Crowds during the Tabanka performance
Crowds during the Tabanka performance

“The (RWMF) Fringe was meant to complement the RWMF this year. We worked with Yeoh Jun- Lin, the Artistic Director for RWMF, to design a programme to bring it closer to the locals,” Donald Tan, festival director for the RWMF Fringe, shares passionately. “It is a healthy mix of independent local and indigenous works, with a splash of international offerings. The idea is to inspire and elevate the locals to the levels of their international peers. This is the platform to give them a push.”

Looking Back and Ahead

“Fondest? Hmmm...” Gracie mused when I asked about her fondest festival memories. “It’s definitely the camaraderie and the energy from the team every year. This spirit shows how much a music event brings to the community.” She proceeds to share her pride watching Sarawakian artists like Matthew Ngau, Jerry Kamit and Alena Murang along with groups like AT Adau and Nading Rhapsody gain international recognition via the RWMF.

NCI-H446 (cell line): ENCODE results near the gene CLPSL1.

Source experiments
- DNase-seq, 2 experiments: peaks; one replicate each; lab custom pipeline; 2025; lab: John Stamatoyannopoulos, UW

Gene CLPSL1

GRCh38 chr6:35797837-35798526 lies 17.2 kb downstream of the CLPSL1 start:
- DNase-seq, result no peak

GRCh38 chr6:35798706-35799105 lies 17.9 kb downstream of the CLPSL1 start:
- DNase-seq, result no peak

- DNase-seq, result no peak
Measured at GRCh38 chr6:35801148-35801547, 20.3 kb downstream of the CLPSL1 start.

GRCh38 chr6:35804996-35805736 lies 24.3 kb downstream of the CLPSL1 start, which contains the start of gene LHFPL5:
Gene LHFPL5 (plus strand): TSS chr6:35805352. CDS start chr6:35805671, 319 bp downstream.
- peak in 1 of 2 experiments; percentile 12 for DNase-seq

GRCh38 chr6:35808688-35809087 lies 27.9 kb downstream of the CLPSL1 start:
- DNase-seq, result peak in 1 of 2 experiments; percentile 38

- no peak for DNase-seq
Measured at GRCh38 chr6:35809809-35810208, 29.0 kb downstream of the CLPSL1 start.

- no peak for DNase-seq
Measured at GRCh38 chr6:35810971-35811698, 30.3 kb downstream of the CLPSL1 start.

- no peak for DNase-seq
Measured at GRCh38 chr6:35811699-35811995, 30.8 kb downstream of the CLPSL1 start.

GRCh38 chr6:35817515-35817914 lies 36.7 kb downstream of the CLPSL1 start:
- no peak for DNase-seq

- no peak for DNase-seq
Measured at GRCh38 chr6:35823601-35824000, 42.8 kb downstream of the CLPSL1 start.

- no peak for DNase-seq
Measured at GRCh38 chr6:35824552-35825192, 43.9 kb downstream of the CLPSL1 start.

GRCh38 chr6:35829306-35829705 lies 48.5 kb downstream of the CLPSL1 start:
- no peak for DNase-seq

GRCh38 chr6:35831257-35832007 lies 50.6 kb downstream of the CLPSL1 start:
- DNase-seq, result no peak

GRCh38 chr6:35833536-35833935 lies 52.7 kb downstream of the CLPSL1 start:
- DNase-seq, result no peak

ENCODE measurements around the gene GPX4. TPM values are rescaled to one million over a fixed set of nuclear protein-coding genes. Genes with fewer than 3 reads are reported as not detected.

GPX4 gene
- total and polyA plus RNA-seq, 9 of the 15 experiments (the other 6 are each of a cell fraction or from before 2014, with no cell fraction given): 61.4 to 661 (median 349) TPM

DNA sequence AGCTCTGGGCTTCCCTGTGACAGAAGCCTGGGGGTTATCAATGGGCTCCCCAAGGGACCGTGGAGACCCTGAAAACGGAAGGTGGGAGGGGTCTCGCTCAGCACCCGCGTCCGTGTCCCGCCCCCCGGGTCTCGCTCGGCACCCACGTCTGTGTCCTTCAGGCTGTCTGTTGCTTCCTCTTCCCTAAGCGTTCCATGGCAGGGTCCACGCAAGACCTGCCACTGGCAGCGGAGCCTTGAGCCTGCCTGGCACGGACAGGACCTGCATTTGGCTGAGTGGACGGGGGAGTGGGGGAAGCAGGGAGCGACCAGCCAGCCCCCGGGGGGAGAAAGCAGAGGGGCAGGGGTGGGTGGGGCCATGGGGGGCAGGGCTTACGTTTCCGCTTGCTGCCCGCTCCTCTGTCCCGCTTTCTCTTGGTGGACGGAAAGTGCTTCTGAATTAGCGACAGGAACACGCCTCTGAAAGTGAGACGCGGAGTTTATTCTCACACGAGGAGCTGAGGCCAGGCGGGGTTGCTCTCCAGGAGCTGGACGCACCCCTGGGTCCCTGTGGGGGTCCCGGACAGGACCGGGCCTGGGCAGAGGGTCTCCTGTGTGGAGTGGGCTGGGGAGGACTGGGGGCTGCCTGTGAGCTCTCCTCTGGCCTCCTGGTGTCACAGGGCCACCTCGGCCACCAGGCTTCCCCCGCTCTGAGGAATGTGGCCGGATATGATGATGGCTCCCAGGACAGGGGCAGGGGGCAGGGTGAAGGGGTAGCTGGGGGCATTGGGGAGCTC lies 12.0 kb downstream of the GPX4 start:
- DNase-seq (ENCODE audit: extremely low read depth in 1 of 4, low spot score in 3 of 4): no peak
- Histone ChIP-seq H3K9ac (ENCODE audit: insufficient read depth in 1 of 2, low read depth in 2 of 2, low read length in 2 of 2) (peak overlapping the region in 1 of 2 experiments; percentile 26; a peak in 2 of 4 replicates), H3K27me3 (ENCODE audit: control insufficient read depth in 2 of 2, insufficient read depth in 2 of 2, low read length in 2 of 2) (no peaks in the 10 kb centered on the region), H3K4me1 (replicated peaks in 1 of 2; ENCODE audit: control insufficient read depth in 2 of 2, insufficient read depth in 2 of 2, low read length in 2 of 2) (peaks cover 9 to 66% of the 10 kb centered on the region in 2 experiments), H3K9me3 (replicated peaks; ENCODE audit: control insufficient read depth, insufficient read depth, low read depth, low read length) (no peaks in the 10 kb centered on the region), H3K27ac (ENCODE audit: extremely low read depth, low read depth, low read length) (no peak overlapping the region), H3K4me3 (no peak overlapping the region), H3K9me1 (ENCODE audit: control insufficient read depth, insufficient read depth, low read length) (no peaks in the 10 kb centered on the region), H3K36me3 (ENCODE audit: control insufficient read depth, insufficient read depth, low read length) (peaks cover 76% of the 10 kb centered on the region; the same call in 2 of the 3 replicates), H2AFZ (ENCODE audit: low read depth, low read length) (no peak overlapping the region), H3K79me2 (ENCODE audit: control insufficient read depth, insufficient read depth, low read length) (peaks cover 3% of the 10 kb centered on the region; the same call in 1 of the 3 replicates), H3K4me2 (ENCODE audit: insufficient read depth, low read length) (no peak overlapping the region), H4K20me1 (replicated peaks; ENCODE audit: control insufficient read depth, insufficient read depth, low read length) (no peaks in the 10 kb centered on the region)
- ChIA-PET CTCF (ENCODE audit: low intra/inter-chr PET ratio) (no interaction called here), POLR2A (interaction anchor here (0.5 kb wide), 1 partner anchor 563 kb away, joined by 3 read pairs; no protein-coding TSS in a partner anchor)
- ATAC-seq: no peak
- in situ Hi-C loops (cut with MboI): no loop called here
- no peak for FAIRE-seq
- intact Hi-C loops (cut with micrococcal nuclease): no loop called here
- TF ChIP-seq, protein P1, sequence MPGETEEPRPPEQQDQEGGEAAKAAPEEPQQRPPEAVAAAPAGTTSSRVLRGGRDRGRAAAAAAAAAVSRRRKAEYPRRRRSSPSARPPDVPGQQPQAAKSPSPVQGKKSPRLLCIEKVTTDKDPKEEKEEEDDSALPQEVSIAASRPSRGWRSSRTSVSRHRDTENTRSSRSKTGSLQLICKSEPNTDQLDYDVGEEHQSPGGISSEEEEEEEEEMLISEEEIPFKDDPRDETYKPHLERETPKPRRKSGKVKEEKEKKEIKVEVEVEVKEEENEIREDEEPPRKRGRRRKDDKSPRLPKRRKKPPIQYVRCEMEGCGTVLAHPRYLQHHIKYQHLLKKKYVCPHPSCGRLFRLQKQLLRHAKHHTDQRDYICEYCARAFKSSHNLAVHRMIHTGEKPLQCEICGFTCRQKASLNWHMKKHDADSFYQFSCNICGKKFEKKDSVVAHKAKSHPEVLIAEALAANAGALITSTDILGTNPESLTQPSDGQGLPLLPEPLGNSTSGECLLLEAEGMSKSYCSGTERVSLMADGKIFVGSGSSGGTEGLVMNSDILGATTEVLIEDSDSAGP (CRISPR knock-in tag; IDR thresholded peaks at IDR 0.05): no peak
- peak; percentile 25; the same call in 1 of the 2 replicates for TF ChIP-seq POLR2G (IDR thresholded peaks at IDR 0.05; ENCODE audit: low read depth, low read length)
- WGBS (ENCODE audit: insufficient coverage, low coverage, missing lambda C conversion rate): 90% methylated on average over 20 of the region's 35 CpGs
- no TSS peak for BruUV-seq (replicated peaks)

Nading Rhapsody (Photo : @nadingrhapsodyofficial)
Nading Rhapsody (Photo : @nadingrhapsodyofficial)

When talking about more recent times, Gracie reflects further, “Now that it is peaking in terms of numbers, RWMF has to evolve to a different model post-COVID-19. Should it go for smaller numbers or multiple locations stretched over 5 days instead? Regardless, I hope and pray that it will continue to bring music to the world, Borneo style. I was fortunate to see the festival celebrate 10 years in 2007. I'm humbly proud to be a part of this 23-year journey. And I have complete faith in the current team and STB to continue taking it to even greater heights.”

Gracie’s hope is shared by many Sarawakians. It is one example of their affection and appreciation for their land, a symbol of their proud dedication to do anything for Sarawak.

(Photos sourced from rwmf.net)